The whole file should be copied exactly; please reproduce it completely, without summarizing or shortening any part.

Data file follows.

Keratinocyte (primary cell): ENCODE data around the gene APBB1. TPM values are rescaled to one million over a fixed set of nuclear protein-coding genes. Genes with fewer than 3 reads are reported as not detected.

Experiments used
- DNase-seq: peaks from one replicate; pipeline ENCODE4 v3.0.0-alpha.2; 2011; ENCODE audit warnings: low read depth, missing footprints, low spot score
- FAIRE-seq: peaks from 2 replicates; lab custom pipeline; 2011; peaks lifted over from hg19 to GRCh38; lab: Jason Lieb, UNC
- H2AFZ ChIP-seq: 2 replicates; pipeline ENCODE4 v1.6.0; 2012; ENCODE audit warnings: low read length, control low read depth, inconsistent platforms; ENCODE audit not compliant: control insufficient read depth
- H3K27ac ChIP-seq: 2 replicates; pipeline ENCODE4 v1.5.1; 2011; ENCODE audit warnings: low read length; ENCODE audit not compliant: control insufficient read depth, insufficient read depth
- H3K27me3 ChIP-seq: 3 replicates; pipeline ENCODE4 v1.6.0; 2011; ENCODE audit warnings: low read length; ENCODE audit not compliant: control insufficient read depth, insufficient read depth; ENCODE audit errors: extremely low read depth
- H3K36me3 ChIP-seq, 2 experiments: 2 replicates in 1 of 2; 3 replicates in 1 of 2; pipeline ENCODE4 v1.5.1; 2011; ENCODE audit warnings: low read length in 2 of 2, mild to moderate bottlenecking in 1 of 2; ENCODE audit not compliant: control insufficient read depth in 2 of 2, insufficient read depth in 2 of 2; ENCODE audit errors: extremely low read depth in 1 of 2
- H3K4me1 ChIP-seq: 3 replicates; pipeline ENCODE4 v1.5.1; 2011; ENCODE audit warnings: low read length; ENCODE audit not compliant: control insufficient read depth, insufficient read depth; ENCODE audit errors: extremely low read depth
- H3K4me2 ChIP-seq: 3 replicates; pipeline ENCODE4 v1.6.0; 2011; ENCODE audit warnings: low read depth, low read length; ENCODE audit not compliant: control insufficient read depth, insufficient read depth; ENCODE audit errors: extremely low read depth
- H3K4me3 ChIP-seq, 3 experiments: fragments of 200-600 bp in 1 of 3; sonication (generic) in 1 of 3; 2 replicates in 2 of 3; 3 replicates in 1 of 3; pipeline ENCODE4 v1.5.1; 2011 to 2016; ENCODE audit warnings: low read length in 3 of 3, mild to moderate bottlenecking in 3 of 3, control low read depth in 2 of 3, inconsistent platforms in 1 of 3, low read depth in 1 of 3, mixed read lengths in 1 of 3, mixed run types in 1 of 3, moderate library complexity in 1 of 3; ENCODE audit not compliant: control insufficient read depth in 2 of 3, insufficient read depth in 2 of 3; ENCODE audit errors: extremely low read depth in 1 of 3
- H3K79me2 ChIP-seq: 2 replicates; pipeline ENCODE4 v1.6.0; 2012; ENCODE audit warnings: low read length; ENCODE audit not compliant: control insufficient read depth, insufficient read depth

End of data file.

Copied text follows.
Keratinocyte (primary cell): ENCODE data around the gene APBB1. TPM values are rescaled to one million over a fixed set of nuclear protein-coding genes. Genes with fewer than 3 reads are reported as not detected.

Experiments used
- DNase-seq: peaks from one replicate; pipeline ENCODE4 v3.0.0-alpha.2; 2011; ENCODE audit warnings: low read depth, missing footprints, low spot score
- FAIRE-seq: peaks from 2 replicates; lab custom pipeline; 2011; peaks lifted over from hg19 to GRCh38; lab: Jason Lieb, UNC
- H2AFZ ChIP-seq: 2 replicates; pipeline ENCODE4 v1.6.0; 2012; ENCODE audit warnings: low read length, control low read depth, inconsistent platforms; ENCODE audit not compliant: control insufficient read depth
- H3K27ac ChIP-seq: 2 replicates; pipeline ENCODE4 v1.5.1; 2011; ENCODE audit warnings: low read length; ENCODE audit not compliant: control insufficient read depth, insufficient read depth
- H3K27me3 ChIP-seq: 3 replicates; pipeline ENCODE4 v1.6.0; 2011; ENCODE audit warnings: low read length; ENCODE audit not compliant: control insufficient read depth, insufficient read depth; ENCODE audit errors: extremely low read depth
- H3K36me3 ChIP-seq, 2 experiments: 2 replicates in 1 of 2; 3 replicates in 1 of 2; pipeline ENCODE4 v1.5.1; 2011; ENCODE audit warnings: low read length in 2 of 2, mild to moderate bottlenecking in 1 of 2; ENCODE audit not compliant: control insufficient read depth in 2 of 2, insufficient read depth in 2 of 2; ENCODE audit errors: extremely low read depth in 1 of 2
- H3K4me1 ChIP-seq: 3 replicates; pipeline ENCODE4 v1.5.1; 2011; ENCODE audit warnings: low read length; ENCODE audit not compliant: control insufficient read depth, insufficient read depth; ENCODE audit errors: extremely low read depth
- H3K4me2 ChIP-seq: 3 replicates; pipeline ENCODE4 v1.6.0; 2011; ENCODE audit warnings: low read depth, low read length; ENCODE audit not compliant: control insufficient read depth, insufficient read depth; ENCODE audit errors: extremely low read depth
- H3K4me3 ChIP-seq, 3 experiments: fragments of 200-600 bp in 1 of 3; sonication (generic) in 1 of 3; 2 replicates in 2 of 3; 3 replicates in 1 of 3; pipeline ENCODE4 v1.5.1; 2011 to 2016; ENCODE audit warnings: low read length in 3 of 3, mild to moderate bottlenecking in 3 of 3, control low read depth in 2 of 3, inconsistent platforms in 1 of 3, low read depth in 1 of 3, mixed read lengths in 1 of 3, mixed run types in 1 of 3, moderate library complexity in 1 of 3; ENCODE audit not compliant: control insufficient read depth in 2 of 3, insufficient read depth in 2 of 3; ENCODE audit errors: extremely low read depth in 1 of 3
- H3K79me2 ChIP-seq: 2 replicates; pipeline ENCODE4 v1.6.0; 2012; ENCODE audit warnings: low read length; ENCODE audit not compliant: control insufficient read depth, insufficient read depth